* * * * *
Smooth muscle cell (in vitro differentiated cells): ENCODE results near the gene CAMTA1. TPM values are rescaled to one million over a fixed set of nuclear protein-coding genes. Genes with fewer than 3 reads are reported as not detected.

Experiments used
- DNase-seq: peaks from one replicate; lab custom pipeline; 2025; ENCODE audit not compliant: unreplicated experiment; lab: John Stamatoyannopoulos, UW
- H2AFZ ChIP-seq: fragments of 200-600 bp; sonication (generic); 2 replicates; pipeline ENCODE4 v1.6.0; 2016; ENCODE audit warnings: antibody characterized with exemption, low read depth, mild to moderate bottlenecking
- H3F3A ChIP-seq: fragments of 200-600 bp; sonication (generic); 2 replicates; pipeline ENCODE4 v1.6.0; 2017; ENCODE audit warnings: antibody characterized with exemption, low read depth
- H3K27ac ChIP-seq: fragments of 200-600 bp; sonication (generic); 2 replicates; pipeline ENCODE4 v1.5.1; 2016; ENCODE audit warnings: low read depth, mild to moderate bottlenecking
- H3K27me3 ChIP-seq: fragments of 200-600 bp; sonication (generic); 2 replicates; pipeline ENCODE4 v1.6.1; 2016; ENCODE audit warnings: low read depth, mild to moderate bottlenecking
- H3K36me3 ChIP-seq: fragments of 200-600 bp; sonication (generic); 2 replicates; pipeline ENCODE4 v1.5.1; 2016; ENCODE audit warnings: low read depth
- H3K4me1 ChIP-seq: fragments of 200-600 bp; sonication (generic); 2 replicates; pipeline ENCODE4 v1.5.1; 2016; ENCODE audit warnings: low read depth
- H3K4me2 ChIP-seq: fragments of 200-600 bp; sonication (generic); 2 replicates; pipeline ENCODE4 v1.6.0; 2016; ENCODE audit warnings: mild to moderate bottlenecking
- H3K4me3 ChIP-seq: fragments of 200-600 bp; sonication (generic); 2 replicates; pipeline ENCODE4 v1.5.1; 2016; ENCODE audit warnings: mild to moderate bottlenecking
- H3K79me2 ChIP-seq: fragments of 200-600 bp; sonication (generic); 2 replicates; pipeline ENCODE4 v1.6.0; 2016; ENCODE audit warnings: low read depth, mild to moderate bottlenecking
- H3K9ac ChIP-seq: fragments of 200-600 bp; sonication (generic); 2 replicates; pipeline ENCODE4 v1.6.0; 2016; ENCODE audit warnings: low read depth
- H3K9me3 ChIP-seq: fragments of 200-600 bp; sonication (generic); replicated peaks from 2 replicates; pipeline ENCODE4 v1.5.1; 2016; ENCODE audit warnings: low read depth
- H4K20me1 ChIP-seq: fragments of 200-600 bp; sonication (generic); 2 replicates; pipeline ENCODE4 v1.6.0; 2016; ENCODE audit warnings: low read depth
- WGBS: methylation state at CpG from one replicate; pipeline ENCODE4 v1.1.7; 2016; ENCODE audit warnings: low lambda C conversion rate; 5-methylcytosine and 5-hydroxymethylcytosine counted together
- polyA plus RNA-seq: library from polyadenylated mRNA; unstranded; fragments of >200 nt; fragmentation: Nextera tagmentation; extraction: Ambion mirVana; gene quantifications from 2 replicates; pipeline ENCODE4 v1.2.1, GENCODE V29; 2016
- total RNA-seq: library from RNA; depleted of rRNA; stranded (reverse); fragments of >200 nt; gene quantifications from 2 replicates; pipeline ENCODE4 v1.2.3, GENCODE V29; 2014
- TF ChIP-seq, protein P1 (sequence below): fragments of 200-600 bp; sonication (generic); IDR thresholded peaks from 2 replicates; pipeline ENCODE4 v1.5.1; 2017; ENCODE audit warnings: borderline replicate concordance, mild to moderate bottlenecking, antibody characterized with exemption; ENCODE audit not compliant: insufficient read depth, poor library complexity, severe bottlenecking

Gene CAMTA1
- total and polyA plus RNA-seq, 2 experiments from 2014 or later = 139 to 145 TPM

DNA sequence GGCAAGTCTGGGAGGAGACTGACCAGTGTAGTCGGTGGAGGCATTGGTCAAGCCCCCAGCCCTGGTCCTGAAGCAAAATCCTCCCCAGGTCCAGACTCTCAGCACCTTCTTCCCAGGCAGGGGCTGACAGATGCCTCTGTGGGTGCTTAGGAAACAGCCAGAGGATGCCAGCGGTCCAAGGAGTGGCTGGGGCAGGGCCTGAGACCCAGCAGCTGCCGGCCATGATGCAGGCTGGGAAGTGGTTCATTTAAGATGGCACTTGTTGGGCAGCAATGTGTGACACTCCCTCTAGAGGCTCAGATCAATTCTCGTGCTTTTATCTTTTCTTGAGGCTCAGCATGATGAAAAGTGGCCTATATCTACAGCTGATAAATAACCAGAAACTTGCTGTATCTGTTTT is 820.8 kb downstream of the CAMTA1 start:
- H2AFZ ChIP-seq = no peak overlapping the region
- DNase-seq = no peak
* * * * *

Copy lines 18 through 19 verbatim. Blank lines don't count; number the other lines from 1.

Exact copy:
- total RNA-seq: library from RNA; depleted of rRNA; stranded (reverse); fragments of >200 nt; gene quantifications from 2 replicates; pipeline ENCODE4 v1.2.3, GENCODE V29; 2014
- TF ChIP-seq, protein P1 (sequence below): fragments of 200-600 bp; sonication (generic); IDR thresholded peaks from 2 replicates; pipeline ENCODE4 v1.5.1; 2017; ENCODE audit warnings: borderline replicate concordance, mild to moderate bottlenecking, antibody characterized with exemption; ENCODE audit not compliant: insufficient read depth, poor library complexity, severe bottlenecking